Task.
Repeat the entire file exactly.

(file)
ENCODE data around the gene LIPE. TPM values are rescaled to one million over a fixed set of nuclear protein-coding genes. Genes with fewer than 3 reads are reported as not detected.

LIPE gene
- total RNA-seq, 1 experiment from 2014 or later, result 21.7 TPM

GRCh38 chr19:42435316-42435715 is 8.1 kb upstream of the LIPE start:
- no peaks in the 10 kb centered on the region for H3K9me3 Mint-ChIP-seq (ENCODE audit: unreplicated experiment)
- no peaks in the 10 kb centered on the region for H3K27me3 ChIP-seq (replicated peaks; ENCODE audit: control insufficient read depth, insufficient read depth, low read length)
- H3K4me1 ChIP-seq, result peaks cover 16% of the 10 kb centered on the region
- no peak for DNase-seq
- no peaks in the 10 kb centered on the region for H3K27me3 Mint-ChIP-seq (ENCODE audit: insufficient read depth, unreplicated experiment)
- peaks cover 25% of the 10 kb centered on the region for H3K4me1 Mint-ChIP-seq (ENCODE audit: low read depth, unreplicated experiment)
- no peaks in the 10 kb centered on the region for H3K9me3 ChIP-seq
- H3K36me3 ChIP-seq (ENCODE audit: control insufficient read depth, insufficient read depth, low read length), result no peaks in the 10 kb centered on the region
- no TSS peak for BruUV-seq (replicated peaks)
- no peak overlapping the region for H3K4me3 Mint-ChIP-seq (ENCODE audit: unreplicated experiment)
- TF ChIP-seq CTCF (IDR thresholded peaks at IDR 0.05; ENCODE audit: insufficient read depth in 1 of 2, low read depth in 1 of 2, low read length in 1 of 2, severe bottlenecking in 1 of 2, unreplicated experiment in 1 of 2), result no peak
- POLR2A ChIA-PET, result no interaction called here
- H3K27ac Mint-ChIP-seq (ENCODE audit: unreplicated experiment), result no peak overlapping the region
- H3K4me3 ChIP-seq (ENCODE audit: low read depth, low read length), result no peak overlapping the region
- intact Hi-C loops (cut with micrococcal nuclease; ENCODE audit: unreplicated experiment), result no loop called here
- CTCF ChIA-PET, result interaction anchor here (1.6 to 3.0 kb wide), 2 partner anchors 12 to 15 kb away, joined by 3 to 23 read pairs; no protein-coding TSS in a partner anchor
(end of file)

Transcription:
ENCODE data around the gene LIPE. TPM values are rescaled to one million over a fixed set of nuclear protein-coding genes. Genes with fewer than 3 reads are reported as not detected.

LIPE gene
- total RNA-seq, 1 experiment from 2014 or later, result 21.7 TPM

GRCh38 chr19:42435316-42435715 is 8.1 kb upstream of the LIPE start:
- no peaks in the 10 kb centered on the region for H3K9me3 Mint-ChIP-seq (ENCODE audit: unreplicated experiment)
- no peaks in the 10 kb centered on the region for H3K27me3 ChIP-seq (replicated peaks; ENCODE audit: control insufficient read depth, insufficient read depth, low read length)
- H3K4me1 ChIP-seq, result peaks cover 16% of the 10 kb centered on the region
- no peak for DNase-seq
- no peaks in the 10 kb centered on the region for H3K27me3 Mint-ChIP-seq (ENCODE audit: insufficient read depth, unreplicated experiment)
- peaks cover 25% of the 10 kb centered on the region for H3K4me1 Mint-ChIP-seq (ENCODE audit: low read depth, unreplicated experiment)
- no peaks in the 10 kb centered on the region for H3K9me3 ChIP-seq
- H3K36me3 ChIP-seq (ENCODE audit: control insufficient read depth, insufficient read depth, low read length), result no peaks in the 10 kb centered on the region
- no TSS peak for BruUV-seq (replicated peaks)
- no peak overlapping the region for H3K4me3 Mint-ChIP-seq (ENCODE audit: unreplicated experiment)
- TF ChIP-seq CTCF (IDR thresholded peaks at IDR 0.05; ENCODE audit: insufficient read depth in 1 of 2, low read depth in 1 of 2, low read length in 1 of 2, severe bottlenecking in 1 of 2, unreplicated experiment in 1 of 2), result no peak
- POLR2A ChIA-PET, result no interaction called here
- H3K27ac Mint-ChIP-seq (ENCODE audit: unreplicated experiment), result no peak overlapping the region
- H3K4me3 ChIP-seq (ENCODE audit: low read depth, low read length), result no peak overlapping the region
- intact Hi-C loops (cut with micrococcal nuclease; ENCODE audit: unreplicated experiment), result no loop called here
- CTCF ChIA-PET, result interaction anchor here (1.6 to 3.0 kb wide), 2 partner anchors 12 to 15 kb away, joined by 3 to 23 read pairs; no protein-coding TSS in a partner anchor